In a variant of the invention shown in FIG. 2, the method of the invention makes it possible to optimize the pumping speed by accelerating the pumping significantly during the step A2 when the pressure is already low, to reach as quickly as possible the appropriate transfer or operating pressure P1, then to reach a residual minimum pressure P2 and, via the rise A3 and via a plateau A6, to maintain the residual pressure momentarily at a value P3 less than the operating pressure P1 of the airlock or of the transfer chamber 1. The advantage of establishing the pressure P3 is that it is possible to choose the pressure P3 adapted to the pressure of the transfer chamber 1. Whereas the pressure P1 established using known systems makes it necessary, after the substrate has been inserted into the process chamber 2, to lower the pressure to the operating pressure of said process chamber 2, which pressure may be equal to P3.
During the period during which the residual pressure less than P1 is applied to the substrate, the degassing of the substrate is facilitated, and the pollution that can be brought it into the process chamber 2 by the substrate is reduced.
With reference once again to FIG. 1, it can be understood that, by analyzing the pumped gases by means of the gas analyzer 10, it is possible to monitor simultaneously the atmosphere of the process chamber 2. Each time a substrate is transferred from the airlock or from the transfer chamber 1 to the process chamber 2, a portion of the gases present in the process chamber 2 can pass into the airlock or the transfer chamber 1, and it is then pumped out by the system of the invention, so that the gas analyzer 10 can reveal, analyze and quantify the gases in said portion of gases, and thus deliver to the user information that is useful for controlling the treatment.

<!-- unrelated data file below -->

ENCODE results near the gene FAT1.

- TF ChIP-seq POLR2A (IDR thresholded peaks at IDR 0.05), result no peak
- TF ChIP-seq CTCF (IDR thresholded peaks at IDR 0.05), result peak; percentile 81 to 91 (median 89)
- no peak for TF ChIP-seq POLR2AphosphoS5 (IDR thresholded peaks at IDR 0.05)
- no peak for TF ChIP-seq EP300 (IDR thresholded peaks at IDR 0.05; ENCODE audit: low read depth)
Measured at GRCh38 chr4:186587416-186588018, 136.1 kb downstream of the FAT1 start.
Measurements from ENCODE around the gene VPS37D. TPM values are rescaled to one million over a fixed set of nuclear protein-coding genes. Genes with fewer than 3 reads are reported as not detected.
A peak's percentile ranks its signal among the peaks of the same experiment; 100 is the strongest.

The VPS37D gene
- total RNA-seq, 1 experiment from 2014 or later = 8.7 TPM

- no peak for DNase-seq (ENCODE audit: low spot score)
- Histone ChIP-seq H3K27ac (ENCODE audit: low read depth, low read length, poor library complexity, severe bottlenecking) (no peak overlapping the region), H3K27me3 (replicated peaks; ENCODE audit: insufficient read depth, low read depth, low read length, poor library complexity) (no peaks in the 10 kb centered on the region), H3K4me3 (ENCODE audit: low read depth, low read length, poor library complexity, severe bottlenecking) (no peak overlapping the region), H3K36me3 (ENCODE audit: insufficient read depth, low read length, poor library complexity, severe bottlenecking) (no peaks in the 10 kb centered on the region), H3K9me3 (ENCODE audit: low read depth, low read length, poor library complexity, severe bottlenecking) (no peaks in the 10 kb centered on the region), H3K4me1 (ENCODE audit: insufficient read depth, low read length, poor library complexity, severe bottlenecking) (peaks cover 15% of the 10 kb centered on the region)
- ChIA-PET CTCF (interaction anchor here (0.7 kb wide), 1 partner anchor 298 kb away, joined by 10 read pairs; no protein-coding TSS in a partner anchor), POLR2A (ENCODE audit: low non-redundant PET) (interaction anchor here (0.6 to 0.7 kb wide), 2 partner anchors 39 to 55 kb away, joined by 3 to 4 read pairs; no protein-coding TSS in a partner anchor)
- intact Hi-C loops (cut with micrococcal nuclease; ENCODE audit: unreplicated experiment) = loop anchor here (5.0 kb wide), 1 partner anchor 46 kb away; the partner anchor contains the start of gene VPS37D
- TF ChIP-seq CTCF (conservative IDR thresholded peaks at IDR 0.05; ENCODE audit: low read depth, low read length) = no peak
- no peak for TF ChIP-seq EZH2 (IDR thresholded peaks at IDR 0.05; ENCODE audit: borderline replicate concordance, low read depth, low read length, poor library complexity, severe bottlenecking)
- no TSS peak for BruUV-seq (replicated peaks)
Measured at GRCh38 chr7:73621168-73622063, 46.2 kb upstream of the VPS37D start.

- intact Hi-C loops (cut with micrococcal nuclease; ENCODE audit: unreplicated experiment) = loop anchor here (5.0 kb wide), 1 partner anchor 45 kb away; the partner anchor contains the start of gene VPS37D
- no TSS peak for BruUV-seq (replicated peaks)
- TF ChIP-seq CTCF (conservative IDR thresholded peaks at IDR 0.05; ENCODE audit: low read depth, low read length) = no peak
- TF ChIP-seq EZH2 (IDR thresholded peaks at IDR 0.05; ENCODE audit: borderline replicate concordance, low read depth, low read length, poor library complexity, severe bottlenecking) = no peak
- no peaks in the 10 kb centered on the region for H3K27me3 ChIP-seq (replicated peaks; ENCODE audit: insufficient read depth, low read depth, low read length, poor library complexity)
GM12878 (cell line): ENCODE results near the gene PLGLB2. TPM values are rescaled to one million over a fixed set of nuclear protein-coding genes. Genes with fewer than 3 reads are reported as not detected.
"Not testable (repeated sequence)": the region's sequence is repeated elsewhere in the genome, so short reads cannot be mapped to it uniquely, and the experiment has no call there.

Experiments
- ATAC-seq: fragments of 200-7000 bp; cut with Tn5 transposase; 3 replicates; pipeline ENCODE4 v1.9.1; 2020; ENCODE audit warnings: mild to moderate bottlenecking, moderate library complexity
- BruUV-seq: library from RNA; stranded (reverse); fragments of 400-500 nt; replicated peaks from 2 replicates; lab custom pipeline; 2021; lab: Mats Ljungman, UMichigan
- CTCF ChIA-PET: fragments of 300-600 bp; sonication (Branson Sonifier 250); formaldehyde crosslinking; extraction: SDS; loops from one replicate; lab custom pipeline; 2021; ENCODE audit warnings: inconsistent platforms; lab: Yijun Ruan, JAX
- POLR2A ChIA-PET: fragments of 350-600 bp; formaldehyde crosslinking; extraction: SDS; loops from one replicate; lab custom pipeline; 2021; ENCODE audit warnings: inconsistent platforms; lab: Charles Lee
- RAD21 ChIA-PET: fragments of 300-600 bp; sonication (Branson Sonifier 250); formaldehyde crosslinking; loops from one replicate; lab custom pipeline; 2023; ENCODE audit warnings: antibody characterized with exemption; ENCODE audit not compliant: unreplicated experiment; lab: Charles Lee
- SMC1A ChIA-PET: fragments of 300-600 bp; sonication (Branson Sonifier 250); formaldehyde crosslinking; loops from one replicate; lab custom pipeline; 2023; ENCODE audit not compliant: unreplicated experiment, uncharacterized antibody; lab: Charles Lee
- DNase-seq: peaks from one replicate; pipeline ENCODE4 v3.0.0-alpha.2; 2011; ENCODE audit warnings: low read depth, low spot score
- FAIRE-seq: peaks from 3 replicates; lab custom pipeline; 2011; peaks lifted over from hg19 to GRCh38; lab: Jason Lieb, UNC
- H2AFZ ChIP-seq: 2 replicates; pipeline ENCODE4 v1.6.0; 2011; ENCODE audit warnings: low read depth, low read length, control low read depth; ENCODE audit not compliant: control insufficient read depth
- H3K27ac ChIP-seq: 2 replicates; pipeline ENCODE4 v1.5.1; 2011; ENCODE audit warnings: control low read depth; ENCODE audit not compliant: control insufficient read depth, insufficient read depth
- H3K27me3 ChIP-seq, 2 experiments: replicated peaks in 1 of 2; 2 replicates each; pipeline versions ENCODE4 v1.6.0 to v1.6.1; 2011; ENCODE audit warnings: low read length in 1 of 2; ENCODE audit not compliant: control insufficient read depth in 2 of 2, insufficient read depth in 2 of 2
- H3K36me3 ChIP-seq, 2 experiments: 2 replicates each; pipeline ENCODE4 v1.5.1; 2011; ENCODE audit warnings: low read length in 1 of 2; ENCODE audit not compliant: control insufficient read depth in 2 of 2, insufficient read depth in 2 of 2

For example, it is conceivable for the user then to compensate the atmosphere in the process chamber 2 by inserting appropriate elements in the atmosphere of the airlock or of the transfer chamber 1 during conditioning of the following substrate wafer, these elements then being transferred with the substrate into the process chamber 2.
The present invention is not limited to the embodiments which are explicitly described, but rather it includes the various variants and generalizations that are accessible to the person skilled in the art.
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|U.S. Classification||417/201, 417/44.1, 438/758, 417/205|
|International Classification||C23C16/44, H01L21/00, H01L21/205, H01L21/677, C23C14/56, B65G49/00|
|Cooperative Classification||C23C14/566, H01L21/67017, C23C16/4412, C23C14/564|
|European Classification||H01L21/67S2D, C23C14/56D2, C23C16/44H, C23C14/56D|
|Oct 11, 2000||AS||Assignment|
Owner name: ALCATEL, FRANCE
Free format text: ASSIGNMENT OF ASSIGNORS INTEREST;ASSIGNORS:LAGEDAMONT, MARC;BERNARD, ROLAND;CHEVALIER, ERIC;REEL/FRAME:011203/0595
Effective date: 20000719
|Dec 2, 2005||FPAY||Fee payment|
Year of fee payment: 4
|Dec 4, 2009||FPAY||Fee payment|
Year of fee payment: 8
|Jan 17, 2014||REMI||Maintenance fee reminder mailed|
|Jun 11, 2014||LAPS||Lapse for failure to pay maintenance fees|
|Jul 29, 2014||FP||Expired due to failure to pay maintenance fee|
Effective date: 20140611